Bible Study Brief 4: Seeds Sown Among Thorns

These Bible Study Briefs are deliberately informal. They are structured so that they can be considered in a short twenty-minute session or become the basis for an hour-long discussion.

The studies are intended to provide you with accessible, usable, and brief Bible studies on topics that touch on the peculiar needs, problems, and dilemmas that confront Christians in the legal profession.

No formal leader is required. After reading the brief scriptural passage (perhaps with a couple of different translations available in the group to add nuances of meaning), use the questions as prods for discussion. Please add your own questions, because the concerns and interests of each study group are different.

Some discussion "Do's":

  1. Do resist the temptation to make Bible study a mere intellectual inquiry or to parade your finely tuned analytical skills.
  2. Do provoke each other into finding concrete ways to apply and incorporate scriptural insights into your lives.
  3. Do commit yourselves to encouraging each other to stick to these commitments through friendship and prayer.

We're grateful to the Christian Legal Society for sharing these Bible Study Briefs with us.


Law school is a terrific drain on your time, attention, and emotions. The all-consuming nature of the enterprise has a tendency to crowd out things that, if you think about them, are more important. Charles Hummel has referred to this phenomenon as “The Tyranny of the Urgent” — that which is immediate strangles that which is important. Consider this passage from that angle.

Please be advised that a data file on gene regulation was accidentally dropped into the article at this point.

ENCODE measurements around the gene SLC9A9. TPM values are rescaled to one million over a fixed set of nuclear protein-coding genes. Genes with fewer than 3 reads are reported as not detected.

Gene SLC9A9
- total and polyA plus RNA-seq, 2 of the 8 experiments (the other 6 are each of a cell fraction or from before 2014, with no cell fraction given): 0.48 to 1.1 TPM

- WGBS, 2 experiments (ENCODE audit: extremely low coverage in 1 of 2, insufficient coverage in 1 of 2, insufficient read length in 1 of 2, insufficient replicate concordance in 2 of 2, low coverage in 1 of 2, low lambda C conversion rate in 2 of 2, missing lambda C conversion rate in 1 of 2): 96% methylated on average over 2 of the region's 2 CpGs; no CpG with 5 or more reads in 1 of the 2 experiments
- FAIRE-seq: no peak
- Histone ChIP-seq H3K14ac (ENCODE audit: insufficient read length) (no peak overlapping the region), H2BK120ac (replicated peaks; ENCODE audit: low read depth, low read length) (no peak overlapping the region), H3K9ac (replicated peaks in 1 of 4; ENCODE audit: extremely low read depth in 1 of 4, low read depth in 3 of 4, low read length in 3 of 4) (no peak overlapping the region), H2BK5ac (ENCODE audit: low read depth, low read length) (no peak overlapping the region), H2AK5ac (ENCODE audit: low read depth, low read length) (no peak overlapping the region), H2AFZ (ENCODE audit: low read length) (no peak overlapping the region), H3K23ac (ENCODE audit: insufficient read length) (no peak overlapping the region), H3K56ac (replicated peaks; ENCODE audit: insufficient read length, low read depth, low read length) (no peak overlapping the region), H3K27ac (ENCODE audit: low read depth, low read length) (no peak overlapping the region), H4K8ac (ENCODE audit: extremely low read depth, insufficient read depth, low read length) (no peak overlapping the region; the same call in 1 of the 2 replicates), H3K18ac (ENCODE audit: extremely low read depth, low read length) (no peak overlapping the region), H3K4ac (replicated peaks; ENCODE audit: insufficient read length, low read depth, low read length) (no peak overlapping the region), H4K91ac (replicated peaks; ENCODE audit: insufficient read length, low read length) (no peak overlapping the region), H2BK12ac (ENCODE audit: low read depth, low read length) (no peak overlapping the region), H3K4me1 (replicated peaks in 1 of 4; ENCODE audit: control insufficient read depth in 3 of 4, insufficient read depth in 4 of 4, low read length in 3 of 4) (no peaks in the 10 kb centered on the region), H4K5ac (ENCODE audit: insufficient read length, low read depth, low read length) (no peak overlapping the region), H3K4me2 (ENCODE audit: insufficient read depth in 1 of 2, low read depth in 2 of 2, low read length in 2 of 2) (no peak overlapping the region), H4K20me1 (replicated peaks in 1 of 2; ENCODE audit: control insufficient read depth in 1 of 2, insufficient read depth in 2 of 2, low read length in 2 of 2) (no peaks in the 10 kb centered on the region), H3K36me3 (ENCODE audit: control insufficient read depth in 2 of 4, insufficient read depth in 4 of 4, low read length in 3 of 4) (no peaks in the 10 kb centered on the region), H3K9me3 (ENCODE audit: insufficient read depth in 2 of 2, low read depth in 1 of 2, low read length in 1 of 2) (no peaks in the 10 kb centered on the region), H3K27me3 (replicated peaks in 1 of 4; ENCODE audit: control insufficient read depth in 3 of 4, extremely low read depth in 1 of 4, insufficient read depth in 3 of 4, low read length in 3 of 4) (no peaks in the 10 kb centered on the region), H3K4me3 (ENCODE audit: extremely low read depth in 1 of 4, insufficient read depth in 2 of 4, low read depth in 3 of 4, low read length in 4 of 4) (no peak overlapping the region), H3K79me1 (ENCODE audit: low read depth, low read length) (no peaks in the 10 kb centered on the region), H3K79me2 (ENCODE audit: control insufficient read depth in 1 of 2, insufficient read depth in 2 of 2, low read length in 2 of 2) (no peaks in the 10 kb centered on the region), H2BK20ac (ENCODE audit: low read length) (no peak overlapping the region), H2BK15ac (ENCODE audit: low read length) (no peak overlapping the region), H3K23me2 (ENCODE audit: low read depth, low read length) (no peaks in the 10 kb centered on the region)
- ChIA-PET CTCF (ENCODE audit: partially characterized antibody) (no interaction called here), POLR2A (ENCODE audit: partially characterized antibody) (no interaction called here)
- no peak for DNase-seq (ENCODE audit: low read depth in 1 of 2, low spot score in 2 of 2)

Mark 4:1-20

  1. Consider first verses 7 and 19. Do they have any bearing on your law school life? Jesus gives three different kinds of content to the “thorns.” Identify and consider each separately.
  2. How is the term “choke” descriptive of your experience in growing your Christian faith?
  3. What do “fruitful” and “bear fruit” mean? Do they describe a personal development concept or an evangelism concept? Is verse 20 an empirical description or a command? What are the implications of your answer?
  4. Do the “hard” and “rocky” grounds better describe your spiritual status quo?
  5. Verses 11-12 contain one of Jesus’ most disturbing recorded statements. What does it mean? (Compare Isaiah 6.) Who is responsible (“whence cometh”) for a person’s hardness of heart? Solutions?
  6. It has been said that “the law is a jealous mistress.” The prophets condemned Israel for “playing the harlot” after other gods. Do you see any connection between the metaphors?
  7. Are the thorns/idols likely to change after law school? How? (Time? Money? Prestige?)
  8. If you had 30 hours a day (and still allowed yourself only 4 hours sleep!), would you spend the extra 6 hours studying? How do your time priorities reflect the treasure of your heart?

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